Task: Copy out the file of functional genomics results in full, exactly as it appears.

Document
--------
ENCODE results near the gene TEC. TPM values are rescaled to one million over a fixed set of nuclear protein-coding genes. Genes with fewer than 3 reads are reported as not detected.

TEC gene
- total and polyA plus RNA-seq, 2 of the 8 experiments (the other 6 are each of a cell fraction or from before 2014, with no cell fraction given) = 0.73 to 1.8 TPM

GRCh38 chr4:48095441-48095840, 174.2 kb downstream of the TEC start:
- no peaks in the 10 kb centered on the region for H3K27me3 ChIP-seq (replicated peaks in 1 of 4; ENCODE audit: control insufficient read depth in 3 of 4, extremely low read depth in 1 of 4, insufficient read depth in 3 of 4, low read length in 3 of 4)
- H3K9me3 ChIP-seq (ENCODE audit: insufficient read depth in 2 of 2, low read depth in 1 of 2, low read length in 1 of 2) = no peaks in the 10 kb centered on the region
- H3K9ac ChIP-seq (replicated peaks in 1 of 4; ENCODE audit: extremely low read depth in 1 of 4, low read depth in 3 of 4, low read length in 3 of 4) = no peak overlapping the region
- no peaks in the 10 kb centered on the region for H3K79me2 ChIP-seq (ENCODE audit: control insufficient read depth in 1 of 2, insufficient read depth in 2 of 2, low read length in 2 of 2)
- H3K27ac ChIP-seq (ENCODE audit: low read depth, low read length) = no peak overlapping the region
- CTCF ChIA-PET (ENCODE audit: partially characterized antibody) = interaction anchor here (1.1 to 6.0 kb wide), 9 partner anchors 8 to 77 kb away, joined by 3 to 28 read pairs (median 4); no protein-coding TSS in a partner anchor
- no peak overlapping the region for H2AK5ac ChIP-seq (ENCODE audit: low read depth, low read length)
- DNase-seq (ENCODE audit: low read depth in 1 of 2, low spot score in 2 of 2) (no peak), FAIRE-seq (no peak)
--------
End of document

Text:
ENCODE results near the gene TEC. TPM values are rescaled to one million over a fixed set of nuclear protein-coding genes. Genes with fewer than 3 reads are reported as not detected.

TEC gene
- total and polyA plus RNA-seq, 2 of the 8 experiments (the other 6 are each of a cell fraction or from before 2014, with no cell fraction given) = 0.73 to 1.8 TPM

GRCh38 chr4:48095441-48095840, 174.2 kb downstream of the TEC start:
- no peaks in the 10 kb centered on the region for H3K27me3 ChIP-seq (replicated peaks in 1 of 4; ENCODE audit: control insufficient read depth in 3 of 4, extremely low read depth in 1 of 4, insufficient read depth in 3 of 4, low read length in 3 of 4)
- H3K9me3 ChIP-seq (ENCODE audit: insufficient read depth in 2 of 2, low read depth in 1 of 2, low read length in 1 of 2) = no peaks in the 10 kb centered on the region
- H3K9ac ChIP-seq (replicated peaks in 1 of 4; ENCODE audit: extremely low read depth in 1 of 4, low read depth in 3 of 4, low read length in 3 of 4) = no peak overlapping the region
- no peaks in the 10 kb centered on the region for H3K79me2 ChIP-seq (ENCODE audit: control insufficient read depth in 1 of 2, insufficient read depth in 2 of 2, low read length in 2 of 2)
- H3K27ac ChIP-seq (ENCODE audit: low read depth, low read length) = no peak overlapping the region
- CTCF ChIA-PET (ENCODE audit: partially characterized antibody) = interaction anchor here (1.1 to 6.0 kb wide), 9 partner anchors 8 to 77 kb away, joined by 3 to 28 read pairs (median 4); no protein-coding TSS in a partner anchor
- no peak overlapping the region for H2AK5ac ChIP-seq (ENCODE audit: low read depth, low read length)
- DNase-seq (ENCODE audit: low read depth in 1 of 2, low spot score in 2 of 2) (no peak), FAIRE-seq (no peak)